HMV, the troubled music retailer, has dropped 6.7% this morning after reporting like for like (LFL) sales down 8.1% over the crucial five weeks to the end of December when compared to the same period of 2010.
Today's release also includes a nine week figure to the end of December during which LFL sales dropped 9.7%. This implies the so called "run rate" improved in the build up to Christmas, although things still look very grim for HMV.
Comparing total sales (including closed stores) to 2010, income is down a whopping 18%.
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Analysts at Nomura say their rating for HMV remains under review.
They point out that HMV Live, which runs the group's concert business, is considered by management to be a valuable asset, the sale of which could reduce debt. This makes a report today from the Financial Times that HMV has instructed Citigroup to find a buyer for the Live business particularly interesting.
The other main hope for HMV is its shift to selling portable technology products. That unit saw like-for-like sales grow 51% in the 5 weeks to the end of December, compared to 2010.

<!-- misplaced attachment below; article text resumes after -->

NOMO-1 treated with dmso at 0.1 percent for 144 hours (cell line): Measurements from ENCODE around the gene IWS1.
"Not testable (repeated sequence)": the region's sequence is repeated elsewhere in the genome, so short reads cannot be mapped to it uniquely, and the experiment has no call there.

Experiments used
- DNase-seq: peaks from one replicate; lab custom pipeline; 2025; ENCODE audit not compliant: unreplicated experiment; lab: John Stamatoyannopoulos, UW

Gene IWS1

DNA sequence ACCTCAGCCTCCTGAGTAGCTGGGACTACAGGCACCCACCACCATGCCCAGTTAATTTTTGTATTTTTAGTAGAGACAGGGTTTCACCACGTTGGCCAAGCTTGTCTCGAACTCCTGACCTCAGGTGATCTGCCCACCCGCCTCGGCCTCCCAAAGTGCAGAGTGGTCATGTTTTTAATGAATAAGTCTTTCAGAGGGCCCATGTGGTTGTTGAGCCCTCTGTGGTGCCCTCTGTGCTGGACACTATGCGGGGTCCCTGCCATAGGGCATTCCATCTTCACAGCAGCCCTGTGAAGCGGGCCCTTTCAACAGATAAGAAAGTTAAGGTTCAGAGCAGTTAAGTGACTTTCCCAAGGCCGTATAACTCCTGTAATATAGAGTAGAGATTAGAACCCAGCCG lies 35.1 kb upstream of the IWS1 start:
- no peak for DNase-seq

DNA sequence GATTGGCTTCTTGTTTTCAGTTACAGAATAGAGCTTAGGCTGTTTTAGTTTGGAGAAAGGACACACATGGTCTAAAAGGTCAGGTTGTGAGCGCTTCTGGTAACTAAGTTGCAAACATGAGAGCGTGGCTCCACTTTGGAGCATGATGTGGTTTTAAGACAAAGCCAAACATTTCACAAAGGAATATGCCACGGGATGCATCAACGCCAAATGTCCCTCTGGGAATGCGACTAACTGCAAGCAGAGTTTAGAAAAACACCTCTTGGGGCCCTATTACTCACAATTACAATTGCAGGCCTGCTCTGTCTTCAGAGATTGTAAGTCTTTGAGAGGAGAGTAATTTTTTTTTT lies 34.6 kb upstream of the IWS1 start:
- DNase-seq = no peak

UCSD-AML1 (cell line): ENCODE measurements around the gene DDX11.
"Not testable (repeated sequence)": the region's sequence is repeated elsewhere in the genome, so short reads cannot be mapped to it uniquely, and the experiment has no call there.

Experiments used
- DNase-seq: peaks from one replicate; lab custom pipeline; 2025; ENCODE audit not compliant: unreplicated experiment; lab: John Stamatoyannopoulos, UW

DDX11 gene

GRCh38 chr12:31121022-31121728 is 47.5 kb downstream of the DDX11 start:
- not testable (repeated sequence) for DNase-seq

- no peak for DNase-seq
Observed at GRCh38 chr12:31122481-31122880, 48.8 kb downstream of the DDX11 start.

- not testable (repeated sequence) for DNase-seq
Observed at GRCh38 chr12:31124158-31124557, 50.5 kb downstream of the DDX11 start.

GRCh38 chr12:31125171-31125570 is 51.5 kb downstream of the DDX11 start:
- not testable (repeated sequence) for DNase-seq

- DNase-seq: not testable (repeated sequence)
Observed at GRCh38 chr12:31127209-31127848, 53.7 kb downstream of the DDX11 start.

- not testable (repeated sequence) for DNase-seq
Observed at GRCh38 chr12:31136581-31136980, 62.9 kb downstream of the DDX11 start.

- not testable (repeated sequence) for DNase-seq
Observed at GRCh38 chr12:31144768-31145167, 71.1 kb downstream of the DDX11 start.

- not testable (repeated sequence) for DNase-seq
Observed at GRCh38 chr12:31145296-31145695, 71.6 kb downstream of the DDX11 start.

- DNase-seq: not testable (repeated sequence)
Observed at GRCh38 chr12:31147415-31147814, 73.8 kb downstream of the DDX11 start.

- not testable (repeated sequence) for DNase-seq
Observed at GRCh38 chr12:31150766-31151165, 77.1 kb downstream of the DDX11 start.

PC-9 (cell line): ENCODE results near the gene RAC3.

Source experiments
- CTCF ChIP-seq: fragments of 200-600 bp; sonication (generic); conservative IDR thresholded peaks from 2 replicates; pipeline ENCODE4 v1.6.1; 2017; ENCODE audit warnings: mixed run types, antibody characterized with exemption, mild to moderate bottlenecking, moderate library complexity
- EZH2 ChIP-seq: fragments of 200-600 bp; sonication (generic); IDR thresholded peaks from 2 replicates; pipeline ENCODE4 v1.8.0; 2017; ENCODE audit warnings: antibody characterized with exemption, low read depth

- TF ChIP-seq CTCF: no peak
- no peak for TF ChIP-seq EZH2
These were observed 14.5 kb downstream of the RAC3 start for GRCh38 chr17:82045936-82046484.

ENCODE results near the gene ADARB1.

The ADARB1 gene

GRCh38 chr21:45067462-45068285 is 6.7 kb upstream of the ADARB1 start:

Nevertheless there is an ominous comment in today's release where HMV states "the economic environment and trading circumstances create material uncertainties which may cast doubt on the Group's ability to continue as a going concern in the future, and these uncertainties continue."
Simon Fox, HMV's Chief Executive, was, however, more up-beat, saying: "We are seeing a combination of a slowing of the decline in Music and Film, and acceleration in the growth of Technology. Undoubtedly trading conditions and the consumer environment remain challenging, but we remain confident in HMV's future prospects."
In the last 12 months HMV has lost 89% of its value.
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